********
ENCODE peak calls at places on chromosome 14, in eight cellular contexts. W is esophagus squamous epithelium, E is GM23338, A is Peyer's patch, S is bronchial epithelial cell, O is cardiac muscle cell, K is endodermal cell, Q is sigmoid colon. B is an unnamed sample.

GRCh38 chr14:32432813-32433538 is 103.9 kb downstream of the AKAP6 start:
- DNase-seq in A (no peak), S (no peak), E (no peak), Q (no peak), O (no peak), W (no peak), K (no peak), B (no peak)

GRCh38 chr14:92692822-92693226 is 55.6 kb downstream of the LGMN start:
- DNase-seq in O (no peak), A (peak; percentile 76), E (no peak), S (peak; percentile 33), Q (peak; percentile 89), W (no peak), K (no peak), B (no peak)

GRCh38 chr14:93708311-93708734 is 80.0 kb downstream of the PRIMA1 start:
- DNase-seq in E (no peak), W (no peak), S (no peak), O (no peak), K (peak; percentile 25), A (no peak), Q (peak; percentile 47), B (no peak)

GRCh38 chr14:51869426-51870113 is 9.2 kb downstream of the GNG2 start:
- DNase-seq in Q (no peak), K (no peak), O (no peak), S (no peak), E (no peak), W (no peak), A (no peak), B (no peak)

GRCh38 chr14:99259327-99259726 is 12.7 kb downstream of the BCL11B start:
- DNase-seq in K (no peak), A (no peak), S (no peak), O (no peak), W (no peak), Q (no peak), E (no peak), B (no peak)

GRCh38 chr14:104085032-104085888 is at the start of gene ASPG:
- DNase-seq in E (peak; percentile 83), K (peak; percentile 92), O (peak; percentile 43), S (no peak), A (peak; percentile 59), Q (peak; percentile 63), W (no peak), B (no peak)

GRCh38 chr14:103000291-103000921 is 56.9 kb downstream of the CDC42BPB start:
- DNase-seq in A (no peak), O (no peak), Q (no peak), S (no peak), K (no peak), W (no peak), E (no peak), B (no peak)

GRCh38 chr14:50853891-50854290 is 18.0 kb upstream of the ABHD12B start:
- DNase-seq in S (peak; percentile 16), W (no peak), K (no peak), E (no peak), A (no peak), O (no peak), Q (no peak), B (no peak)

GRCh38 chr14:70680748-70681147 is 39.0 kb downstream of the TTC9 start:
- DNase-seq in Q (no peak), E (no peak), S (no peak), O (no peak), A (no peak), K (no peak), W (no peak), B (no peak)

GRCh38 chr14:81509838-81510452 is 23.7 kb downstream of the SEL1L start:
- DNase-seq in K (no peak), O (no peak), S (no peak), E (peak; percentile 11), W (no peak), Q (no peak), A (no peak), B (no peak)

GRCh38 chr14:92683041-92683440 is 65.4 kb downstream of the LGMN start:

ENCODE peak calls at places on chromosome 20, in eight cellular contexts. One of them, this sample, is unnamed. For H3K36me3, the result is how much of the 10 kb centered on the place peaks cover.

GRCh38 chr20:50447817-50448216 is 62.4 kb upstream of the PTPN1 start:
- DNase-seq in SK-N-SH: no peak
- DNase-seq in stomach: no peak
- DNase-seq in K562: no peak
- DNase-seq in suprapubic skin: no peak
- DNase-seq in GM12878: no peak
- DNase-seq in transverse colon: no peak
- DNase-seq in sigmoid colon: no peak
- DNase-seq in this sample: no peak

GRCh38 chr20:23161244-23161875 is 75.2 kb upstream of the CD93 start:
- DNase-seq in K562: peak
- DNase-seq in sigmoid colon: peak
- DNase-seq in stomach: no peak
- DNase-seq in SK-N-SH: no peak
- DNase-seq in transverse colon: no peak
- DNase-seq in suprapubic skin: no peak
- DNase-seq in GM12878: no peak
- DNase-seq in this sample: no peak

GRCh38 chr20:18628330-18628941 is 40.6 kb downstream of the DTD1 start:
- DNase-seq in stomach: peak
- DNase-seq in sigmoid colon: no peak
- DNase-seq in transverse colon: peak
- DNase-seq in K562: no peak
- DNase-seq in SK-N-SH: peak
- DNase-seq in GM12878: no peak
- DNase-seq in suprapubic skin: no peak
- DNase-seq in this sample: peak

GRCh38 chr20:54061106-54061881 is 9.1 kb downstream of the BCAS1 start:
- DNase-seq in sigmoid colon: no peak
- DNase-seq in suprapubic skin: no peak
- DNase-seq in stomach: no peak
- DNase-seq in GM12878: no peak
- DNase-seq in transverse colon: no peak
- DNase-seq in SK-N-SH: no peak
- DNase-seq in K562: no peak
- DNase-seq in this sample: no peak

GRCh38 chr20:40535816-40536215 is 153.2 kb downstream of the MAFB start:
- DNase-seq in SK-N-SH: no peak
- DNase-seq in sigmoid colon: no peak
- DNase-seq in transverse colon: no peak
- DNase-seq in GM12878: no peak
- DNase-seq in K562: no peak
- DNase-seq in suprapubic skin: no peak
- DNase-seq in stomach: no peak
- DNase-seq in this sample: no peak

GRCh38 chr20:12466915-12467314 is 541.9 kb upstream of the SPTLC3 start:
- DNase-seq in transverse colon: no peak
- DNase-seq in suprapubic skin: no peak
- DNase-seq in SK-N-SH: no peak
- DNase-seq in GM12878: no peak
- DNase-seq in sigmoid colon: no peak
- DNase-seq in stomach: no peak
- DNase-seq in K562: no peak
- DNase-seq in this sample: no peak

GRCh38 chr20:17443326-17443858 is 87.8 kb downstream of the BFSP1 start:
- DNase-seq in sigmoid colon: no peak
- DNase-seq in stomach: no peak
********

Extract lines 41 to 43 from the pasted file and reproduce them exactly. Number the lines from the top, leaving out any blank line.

- DNase-seq in this sample: no peak

GRCh38 chr20:18628330-18628941 is 40.6 kb downstream of the DTD1 start:
- DNase-seq in stomach: peak